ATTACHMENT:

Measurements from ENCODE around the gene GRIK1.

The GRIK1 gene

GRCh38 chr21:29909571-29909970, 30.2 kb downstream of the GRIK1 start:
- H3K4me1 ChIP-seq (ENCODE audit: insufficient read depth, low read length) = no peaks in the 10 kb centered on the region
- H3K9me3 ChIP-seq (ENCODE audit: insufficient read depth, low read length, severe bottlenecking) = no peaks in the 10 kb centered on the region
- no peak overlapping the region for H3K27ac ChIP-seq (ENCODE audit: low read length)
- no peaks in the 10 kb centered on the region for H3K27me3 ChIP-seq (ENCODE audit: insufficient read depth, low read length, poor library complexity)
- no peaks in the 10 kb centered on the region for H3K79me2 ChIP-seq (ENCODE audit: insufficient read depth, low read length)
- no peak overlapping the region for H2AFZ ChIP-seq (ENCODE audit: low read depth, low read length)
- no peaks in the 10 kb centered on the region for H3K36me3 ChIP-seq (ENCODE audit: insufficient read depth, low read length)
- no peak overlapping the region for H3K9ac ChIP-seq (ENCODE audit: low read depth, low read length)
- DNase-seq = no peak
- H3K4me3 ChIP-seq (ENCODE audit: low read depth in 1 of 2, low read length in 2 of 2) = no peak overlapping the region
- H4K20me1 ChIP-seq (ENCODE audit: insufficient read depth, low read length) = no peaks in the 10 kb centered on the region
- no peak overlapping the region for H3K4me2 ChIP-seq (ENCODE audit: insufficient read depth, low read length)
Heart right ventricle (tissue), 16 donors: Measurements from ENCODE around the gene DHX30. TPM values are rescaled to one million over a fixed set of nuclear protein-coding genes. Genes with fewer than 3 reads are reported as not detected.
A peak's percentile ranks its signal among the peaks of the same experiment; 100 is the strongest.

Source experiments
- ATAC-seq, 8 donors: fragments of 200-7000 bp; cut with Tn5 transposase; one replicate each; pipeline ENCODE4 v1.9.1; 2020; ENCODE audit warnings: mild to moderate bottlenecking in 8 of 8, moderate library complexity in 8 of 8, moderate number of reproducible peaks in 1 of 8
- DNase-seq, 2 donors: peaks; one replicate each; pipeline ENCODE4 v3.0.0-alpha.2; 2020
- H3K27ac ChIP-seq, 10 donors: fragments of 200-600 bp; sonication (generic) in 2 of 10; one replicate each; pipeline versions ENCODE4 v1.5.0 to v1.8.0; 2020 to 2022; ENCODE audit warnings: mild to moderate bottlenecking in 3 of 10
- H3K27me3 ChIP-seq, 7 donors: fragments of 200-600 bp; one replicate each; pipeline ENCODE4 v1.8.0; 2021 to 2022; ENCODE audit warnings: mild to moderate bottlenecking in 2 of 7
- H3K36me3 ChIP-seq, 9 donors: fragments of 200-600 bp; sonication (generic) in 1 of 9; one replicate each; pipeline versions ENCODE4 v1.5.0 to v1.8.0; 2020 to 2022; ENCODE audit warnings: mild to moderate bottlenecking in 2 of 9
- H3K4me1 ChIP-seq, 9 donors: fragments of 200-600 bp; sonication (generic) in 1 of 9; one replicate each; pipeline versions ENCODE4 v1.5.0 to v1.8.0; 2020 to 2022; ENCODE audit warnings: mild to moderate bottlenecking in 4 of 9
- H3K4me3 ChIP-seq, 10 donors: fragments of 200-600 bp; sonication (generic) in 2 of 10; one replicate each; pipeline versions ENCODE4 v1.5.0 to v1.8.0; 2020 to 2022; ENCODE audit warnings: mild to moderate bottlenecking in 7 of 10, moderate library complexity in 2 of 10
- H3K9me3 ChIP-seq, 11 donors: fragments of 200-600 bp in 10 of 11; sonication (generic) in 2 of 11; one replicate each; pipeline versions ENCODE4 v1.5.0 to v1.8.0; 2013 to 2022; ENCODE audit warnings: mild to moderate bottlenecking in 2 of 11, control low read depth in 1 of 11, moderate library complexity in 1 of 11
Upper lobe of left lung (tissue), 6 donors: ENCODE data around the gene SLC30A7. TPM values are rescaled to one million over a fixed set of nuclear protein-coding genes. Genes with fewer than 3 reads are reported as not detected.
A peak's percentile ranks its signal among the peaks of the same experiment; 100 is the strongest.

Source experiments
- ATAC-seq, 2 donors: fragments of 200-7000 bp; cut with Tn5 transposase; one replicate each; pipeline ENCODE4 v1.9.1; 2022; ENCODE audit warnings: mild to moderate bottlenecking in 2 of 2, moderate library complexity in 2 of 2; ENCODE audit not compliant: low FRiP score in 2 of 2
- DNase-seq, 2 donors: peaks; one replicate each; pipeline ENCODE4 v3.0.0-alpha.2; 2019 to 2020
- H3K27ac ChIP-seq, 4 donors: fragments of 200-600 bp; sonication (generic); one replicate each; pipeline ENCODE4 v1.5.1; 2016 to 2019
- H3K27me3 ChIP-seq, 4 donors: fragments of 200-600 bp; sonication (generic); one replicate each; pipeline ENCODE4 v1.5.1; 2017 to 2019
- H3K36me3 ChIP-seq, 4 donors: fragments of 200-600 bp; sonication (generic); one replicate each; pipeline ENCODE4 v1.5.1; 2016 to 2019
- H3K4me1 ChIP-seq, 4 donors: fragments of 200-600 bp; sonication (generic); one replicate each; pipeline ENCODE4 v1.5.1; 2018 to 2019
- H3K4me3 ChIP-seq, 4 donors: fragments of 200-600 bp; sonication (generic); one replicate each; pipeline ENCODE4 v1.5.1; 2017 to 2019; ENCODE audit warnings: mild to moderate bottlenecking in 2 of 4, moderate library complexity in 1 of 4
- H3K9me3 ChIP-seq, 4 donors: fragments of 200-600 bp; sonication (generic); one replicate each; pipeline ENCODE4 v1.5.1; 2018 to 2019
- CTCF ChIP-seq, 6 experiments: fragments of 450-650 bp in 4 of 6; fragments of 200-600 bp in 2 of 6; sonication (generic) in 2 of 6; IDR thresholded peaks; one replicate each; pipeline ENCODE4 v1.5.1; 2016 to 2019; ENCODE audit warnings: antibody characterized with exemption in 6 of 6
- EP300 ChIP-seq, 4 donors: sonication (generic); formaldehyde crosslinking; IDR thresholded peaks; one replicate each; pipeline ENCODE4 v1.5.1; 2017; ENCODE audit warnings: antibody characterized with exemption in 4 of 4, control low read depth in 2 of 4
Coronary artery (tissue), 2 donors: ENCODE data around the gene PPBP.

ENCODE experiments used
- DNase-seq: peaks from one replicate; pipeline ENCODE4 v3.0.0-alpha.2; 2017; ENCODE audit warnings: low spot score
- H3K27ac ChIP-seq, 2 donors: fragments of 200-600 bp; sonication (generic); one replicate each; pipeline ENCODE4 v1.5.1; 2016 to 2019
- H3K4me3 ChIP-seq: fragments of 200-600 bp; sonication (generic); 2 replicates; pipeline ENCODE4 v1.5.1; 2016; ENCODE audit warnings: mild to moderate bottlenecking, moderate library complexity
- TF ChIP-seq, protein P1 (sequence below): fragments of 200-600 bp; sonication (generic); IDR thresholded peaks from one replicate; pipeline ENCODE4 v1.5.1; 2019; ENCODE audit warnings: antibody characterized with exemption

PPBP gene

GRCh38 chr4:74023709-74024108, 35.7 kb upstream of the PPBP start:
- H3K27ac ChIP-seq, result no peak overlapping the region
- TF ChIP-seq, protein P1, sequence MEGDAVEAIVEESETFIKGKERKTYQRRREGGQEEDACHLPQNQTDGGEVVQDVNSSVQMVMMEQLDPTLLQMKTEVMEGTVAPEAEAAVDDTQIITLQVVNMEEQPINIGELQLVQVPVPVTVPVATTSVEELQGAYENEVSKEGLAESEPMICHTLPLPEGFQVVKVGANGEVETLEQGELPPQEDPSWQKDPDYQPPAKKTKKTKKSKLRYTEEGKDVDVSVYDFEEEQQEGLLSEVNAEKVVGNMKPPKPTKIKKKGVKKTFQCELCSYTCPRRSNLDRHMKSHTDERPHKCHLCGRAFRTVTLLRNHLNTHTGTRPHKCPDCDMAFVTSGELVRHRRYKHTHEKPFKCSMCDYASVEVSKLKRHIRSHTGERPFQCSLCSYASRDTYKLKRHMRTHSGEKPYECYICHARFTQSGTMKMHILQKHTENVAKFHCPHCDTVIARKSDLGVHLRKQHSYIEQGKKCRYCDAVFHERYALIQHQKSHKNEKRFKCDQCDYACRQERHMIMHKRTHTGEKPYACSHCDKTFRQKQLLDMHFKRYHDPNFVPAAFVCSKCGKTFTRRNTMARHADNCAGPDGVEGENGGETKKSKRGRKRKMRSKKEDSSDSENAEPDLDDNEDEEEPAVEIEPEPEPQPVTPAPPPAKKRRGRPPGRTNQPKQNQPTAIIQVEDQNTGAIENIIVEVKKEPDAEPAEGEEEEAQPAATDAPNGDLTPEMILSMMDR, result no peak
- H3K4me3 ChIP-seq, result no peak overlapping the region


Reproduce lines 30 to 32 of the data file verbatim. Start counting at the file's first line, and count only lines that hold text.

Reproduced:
- ATAC-seq, 2 donors: fragments of 200-7000 bp; cut with Tn5 transposase; one replicate each; pipeline ENCODE4 v1.9.1; 2022; ENCODE audit warnings: mild to moderate bottlenecking in 2 of 2, moderate library complexity in 2 of 2; ENCODE audit not compliant: low FRiP score in 2 of 2
- DNase-seq, 2 donors: peaks; one replicate each; pipeline ENCODE4 v3.0.0-alpha.2; 2019 to 2020
- H3K27ac ChIP-seq, 4 donors: fragments of 200-600 bp; sonication (generic); one replicate each; pipeline ENCODE4 v1.5.1; 2016 to 2019